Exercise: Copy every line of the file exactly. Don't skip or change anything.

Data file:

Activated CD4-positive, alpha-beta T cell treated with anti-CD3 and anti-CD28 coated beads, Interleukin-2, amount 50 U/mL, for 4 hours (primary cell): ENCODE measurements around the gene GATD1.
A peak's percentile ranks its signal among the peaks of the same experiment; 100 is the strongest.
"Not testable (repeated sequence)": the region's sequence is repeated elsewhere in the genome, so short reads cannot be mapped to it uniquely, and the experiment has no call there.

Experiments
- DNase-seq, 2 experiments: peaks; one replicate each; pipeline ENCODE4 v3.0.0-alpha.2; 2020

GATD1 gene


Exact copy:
Activated CD4-positive, alpha-beta T cell treated with anti-CD3 and anti-CD28 coated beads, Interleukin-2, amount 50 U/mL, for 4 hours (primary cell): ENCODE measurements around the gene GATD1.
A peak's percentile ranks its signal among the peaks of the same experiment; 100 is the strongest.
"Not testable (repeated sequence)": the region's sequence is repeated elsewhere in the genome, so short reads cannot be mapped to it uniquely, and the experiment has no call there.

Experiments
- DNase-seq, 2 experiments: peaks; one replicate each; pipeline ENCODE4 v3.0.0-alpha.2; 2020

GATD1 gene